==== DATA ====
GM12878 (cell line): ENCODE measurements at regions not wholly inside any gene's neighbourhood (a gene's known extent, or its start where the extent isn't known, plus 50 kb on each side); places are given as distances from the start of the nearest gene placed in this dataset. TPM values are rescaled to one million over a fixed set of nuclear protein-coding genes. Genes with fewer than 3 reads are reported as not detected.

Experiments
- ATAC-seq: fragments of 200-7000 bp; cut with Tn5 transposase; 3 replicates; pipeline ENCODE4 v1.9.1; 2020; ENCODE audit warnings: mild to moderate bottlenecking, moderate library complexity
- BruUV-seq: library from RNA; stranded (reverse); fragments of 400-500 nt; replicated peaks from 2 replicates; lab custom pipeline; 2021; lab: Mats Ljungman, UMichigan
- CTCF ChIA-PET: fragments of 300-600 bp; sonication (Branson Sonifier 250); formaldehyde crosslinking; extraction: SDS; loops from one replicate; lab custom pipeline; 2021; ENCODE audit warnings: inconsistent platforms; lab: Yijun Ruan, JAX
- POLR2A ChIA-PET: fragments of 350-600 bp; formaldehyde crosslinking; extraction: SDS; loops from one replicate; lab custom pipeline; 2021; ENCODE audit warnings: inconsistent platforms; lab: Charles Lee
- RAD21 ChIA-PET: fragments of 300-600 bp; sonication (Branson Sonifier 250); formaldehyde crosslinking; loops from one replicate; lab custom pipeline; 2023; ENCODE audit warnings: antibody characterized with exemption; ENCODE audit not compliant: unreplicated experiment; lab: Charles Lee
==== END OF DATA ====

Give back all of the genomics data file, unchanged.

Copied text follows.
GM12878 (cell line): ENCODE measurements at regions not wholly inside any gene's neighbourhood (a gene's known extent, or its start where the extent isn't known, plus 50 kb on each side); places are given as distances from the start of the nearest gene placed in this dataset. TPM values are rescaled to one million over a fixed set of nuclear protein-coding genes. Genes with fewer than 3 reads are reported as not detected.

Experiments
- ATAC-seq: fragments of 200-7000 bp; cut with Tn5 transposase; 3 replicates; pipeline ENCODE4 v1.9.1; 2020; ENCODE audit warnings: mild to moderate bottlenecking, moderate library complexity
- BruUV-seq: library from RNA; stranded (reverse); fragments of 400-500 nt; replicated peaks from 2 replicates; lab custom pipeline; 2021; lab: Mats Ljungman, UMichigan
- CTCF ChIA-PET: fragments of 300-600 bp; sonication (Branson Sonifier 250); formaldehyde crosslinking; extraction: SDS; loops from one replicate; lab custom pipeline; 2021; ENCODE audit warnings: inconsistent platforms; lab: Yijun Ruan, JAX
- POLR2A ChIA-PET: fragments of 350-600 bp; formaldehyde crosslinking; extraction: SDS; loops from one replicate; lab custom pipeline; 2021; ENCODE audit warnings: inconsistent platforms; lab: Charles Lee
- RAD21 ChIA-PET: fragments of 300-600 bp; sonication (Branson Sonifier 250); formaldehyde crosslinking; loops from one replicate; lab custom pipeline; 2023; ENCODE audit warnings: antibody characterized with exemption; ENCODE audit not compliant: unreplicated experiment; lab: Charles Lee